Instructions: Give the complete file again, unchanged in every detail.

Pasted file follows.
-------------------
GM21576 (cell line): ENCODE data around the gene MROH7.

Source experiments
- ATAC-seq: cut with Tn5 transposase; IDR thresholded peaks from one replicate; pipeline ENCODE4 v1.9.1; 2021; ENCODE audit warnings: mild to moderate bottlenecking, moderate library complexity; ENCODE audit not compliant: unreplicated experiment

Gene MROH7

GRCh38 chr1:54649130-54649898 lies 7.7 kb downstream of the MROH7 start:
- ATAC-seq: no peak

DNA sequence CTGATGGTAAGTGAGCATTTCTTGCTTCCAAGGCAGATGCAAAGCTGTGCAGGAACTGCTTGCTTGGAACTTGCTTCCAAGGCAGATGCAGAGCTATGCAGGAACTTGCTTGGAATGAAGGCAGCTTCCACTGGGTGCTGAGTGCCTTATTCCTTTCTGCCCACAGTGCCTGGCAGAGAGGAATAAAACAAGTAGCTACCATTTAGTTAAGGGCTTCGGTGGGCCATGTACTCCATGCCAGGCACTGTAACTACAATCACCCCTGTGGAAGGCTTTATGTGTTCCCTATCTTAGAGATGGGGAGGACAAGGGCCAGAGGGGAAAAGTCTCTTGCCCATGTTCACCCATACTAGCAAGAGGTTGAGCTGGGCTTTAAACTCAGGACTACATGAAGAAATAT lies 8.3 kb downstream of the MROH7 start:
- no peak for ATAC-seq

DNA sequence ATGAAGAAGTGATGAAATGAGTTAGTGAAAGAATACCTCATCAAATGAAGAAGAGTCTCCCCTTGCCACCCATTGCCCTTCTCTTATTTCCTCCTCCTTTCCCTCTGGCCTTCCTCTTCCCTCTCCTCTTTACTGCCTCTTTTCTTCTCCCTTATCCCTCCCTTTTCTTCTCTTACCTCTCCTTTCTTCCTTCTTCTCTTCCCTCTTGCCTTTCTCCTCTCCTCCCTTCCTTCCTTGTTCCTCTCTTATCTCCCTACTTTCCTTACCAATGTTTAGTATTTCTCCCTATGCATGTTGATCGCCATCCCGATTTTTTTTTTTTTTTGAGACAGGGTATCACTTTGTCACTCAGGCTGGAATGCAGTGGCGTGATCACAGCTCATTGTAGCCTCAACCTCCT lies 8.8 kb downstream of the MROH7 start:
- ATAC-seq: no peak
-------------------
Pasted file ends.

GM21576 (cell line): ENCODE data around the gene MROH7.

Source experiments
- ATAC-seq: cut with Tn5 transposase; IDR thresholded peaks from one replicate; pipeline ENCODE4 v1.9.1; 2021; ENCODE audit warnings: mild to moderate bottlenecking, moderate library complexity; ENCODE audit not compliant: unreplicated experiment

Gene MROH7

GRCh38 chr1:54649130-54649898 lies 7.7 kb downstream of the MROH7 start:
- ATAC-seq: no peak

DNA sequence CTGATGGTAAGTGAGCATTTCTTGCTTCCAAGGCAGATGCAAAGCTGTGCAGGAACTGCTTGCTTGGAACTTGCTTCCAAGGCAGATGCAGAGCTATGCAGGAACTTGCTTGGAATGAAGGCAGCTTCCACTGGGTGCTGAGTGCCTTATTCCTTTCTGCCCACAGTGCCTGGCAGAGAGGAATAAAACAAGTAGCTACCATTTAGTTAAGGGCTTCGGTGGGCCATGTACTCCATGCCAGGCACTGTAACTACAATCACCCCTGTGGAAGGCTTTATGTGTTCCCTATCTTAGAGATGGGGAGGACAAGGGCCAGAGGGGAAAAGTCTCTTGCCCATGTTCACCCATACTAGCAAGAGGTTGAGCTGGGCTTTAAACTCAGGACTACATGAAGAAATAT lies 8.3 kb downstream of the MROH7 start:
- no peak for ATAC-seq

DNA sequence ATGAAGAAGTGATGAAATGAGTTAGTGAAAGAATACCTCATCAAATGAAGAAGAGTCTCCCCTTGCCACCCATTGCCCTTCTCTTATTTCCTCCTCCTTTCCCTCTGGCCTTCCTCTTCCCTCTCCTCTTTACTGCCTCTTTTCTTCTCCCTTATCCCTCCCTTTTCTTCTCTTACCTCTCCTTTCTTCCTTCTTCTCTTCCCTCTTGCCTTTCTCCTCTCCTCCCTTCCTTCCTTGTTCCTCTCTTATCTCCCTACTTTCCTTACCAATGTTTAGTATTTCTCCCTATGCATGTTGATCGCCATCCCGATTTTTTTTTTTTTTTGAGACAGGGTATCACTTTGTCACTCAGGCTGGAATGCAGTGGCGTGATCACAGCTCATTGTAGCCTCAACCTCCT lies 8.8 kb downstream of the MROH7 start:
- ATAC-seq: no peak